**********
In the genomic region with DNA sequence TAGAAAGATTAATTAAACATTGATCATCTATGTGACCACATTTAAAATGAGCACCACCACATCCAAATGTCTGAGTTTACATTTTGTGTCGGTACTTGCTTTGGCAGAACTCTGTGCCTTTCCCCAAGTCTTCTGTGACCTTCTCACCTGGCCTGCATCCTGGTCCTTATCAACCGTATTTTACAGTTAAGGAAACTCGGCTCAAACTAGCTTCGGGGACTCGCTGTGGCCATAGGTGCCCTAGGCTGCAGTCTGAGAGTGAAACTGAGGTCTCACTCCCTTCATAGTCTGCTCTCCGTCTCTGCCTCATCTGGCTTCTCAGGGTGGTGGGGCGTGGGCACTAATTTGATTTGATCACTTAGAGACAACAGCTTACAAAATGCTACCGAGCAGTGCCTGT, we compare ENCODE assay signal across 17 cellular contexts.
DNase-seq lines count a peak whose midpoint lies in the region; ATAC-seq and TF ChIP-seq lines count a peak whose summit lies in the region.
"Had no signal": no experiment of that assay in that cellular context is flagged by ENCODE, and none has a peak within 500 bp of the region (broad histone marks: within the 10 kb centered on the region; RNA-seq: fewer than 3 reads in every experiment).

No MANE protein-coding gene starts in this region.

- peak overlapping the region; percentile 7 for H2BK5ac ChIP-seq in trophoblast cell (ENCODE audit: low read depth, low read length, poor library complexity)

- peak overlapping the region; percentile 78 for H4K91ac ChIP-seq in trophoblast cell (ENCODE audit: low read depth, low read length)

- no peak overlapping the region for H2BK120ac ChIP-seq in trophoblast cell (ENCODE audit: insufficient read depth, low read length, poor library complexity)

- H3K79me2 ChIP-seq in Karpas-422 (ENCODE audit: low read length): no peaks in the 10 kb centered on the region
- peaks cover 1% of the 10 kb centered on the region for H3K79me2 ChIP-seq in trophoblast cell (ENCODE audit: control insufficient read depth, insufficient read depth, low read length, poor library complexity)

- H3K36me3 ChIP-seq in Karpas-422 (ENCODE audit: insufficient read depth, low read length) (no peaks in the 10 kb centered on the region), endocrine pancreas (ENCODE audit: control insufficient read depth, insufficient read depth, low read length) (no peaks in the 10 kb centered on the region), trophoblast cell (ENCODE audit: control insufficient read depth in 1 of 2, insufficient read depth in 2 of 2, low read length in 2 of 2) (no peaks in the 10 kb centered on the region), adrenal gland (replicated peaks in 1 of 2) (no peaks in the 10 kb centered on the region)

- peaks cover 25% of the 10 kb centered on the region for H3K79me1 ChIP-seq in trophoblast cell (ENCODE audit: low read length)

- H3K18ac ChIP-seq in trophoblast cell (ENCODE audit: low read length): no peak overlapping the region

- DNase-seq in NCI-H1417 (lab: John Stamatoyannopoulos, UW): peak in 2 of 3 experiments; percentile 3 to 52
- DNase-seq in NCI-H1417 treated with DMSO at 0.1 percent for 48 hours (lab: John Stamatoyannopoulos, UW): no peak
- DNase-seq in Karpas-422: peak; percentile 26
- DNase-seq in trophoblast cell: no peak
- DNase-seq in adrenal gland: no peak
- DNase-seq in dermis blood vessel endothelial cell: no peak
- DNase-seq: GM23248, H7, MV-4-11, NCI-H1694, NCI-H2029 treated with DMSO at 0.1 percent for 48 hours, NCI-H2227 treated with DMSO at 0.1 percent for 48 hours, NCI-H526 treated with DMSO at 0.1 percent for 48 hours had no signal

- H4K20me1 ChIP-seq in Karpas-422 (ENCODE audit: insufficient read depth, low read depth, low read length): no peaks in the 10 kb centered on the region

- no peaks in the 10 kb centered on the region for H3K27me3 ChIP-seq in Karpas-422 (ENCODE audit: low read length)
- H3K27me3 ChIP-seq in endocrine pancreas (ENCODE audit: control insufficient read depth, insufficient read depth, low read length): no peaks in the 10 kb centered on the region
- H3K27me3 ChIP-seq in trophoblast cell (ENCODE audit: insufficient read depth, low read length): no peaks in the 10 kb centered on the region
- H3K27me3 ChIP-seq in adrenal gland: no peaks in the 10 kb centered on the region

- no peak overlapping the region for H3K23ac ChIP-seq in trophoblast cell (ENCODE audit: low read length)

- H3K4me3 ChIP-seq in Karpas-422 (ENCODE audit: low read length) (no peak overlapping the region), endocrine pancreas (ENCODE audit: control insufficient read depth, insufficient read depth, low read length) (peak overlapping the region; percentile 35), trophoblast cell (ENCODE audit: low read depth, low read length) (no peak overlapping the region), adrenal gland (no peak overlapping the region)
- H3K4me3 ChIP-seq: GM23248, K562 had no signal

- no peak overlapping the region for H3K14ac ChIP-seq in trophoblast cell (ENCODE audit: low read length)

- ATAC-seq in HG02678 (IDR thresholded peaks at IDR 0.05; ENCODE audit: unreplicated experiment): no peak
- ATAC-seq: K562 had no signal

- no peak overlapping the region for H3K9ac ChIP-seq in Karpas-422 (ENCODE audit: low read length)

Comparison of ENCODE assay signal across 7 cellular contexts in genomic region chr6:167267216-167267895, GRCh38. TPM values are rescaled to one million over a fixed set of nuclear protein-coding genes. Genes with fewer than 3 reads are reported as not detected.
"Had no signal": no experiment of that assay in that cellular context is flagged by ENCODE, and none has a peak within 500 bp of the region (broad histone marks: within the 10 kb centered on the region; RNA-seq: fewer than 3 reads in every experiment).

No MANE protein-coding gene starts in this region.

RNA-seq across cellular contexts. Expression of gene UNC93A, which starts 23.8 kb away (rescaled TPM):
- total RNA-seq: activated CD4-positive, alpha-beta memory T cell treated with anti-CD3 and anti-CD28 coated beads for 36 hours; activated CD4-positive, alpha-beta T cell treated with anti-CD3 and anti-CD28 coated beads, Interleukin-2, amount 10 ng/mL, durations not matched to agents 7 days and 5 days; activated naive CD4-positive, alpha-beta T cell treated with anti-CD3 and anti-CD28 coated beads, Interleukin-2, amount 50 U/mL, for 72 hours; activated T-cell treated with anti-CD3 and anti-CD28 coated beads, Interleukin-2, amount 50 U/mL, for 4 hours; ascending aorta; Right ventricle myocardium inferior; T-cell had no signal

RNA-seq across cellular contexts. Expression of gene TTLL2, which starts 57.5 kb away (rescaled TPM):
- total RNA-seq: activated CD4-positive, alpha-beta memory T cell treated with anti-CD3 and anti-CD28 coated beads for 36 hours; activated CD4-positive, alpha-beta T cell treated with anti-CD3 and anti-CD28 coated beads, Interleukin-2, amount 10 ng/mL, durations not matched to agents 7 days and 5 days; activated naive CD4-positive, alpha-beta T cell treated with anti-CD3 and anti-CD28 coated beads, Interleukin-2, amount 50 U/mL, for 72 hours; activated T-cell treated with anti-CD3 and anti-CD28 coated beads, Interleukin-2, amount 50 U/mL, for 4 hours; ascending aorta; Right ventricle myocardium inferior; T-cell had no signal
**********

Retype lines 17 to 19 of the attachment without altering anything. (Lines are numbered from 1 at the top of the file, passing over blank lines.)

- DNase-seq in adrenal gland: no peak
- DNase-seq in dermis blood vessel endothelial cell: no peak
- DNase-seq: GM23248, H7, MV-4-11, NCI-H1694, NCI-H2029 treated with DMSO at 0.1 percent for 48 hours, NCI-H2227 treated with DMSO at 0.1 percent for 48 hours, NCI-H526 treated with DMSO at 0.1 percent for 48 hours had no signal